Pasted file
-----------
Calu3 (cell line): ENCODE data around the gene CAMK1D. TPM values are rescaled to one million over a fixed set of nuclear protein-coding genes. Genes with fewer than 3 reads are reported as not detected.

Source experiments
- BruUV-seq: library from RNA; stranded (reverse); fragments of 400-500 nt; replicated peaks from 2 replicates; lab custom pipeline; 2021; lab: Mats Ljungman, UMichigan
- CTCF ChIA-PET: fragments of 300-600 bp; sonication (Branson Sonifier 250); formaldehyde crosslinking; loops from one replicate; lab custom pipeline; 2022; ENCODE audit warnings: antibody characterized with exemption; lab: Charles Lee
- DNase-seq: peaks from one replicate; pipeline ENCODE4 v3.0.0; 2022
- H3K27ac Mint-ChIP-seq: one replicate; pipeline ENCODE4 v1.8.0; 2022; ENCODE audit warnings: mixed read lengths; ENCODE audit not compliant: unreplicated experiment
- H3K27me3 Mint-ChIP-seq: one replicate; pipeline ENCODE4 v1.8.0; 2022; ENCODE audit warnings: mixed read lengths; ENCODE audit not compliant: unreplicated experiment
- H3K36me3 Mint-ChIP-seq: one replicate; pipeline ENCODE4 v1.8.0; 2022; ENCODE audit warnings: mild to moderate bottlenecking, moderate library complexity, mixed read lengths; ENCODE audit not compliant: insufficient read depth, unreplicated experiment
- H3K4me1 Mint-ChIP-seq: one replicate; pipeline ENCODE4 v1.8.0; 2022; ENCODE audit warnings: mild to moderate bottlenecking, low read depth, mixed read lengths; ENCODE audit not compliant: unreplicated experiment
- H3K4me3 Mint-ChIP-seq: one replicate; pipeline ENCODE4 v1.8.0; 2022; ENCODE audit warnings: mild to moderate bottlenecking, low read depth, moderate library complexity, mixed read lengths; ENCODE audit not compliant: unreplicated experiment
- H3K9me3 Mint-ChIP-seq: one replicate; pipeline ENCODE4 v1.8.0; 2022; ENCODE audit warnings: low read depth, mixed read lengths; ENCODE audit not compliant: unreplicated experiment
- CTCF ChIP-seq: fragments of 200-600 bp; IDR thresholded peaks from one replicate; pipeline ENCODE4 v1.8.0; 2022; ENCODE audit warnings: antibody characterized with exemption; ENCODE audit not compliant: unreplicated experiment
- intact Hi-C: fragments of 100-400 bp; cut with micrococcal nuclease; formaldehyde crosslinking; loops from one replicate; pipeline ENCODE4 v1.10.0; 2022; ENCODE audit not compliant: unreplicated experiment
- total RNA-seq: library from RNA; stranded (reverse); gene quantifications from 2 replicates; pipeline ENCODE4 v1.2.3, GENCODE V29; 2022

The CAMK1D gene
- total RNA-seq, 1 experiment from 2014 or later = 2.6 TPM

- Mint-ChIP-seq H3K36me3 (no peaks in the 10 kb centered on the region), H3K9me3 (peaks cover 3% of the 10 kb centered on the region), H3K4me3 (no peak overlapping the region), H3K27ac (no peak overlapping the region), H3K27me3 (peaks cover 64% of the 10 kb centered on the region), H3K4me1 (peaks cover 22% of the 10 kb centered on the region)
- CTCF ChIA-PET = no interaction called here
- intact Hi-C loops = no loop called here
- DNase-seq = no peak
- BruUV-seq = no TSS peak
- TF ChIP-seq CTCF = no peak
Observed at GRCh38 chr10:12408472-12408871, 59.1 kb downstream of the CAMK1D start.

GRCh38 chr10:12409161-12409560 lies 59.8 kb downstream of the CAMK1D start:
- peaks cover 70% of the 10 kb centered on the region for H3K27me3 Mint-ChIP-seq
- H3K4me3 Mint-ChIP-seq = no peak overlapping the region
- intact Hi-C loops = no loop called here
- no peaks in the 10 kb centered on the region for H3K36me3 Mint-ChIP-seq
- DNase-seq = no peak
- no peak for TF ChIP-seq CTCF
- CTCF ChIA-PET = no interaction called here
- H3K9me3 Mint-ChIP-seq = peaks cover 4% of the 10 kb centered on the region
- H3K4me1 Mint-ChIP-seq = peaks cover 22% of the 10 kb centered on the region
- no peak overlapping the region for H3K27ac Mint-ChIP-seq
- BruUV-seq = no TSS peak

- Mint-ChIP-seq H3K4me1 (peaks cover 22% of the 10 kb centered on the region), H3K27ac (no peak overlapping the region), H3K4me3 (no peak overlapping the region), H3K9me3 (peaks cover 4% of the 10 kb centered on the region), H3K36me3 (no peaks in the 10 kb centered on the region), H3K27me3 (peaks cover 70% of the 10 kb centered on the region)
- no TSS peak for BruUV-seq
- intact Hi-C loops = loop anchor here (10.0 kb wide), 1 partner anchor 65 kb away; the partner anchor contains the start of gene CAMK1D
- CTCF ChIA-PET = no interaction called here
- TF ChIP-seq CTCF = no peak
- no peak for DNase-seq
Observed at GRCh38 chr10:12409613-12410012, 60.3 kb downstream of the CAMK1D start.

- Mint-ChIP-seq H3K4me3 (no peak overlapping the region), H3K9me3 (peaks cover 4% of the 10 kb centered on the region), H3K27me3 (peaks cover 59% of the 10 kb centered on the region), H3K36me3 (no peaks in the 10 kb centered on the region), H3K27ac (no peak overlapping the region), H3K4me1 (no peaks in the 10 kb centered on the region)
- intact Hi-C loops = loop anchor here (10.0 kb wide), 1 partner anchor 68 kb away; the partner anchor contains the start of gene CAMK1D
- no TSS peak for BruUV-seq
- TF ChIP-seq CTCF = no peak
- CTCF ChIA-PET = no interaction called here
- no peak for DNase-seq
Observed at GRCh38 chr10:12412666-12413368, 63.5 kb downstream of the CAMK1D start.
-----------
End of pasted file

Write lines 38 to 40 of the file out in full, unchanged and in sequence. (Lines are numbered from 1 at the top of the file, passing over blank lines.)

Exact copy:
- intact Hi-C loops = loop anchor here (10.0 kb wide), 1 partner anchor 65 kb away; the partner anchor contains the start of gene CAMK1D
- CTCF ChIA-PET = no interaction called here
- TF ChIP-seq CTCF = no peak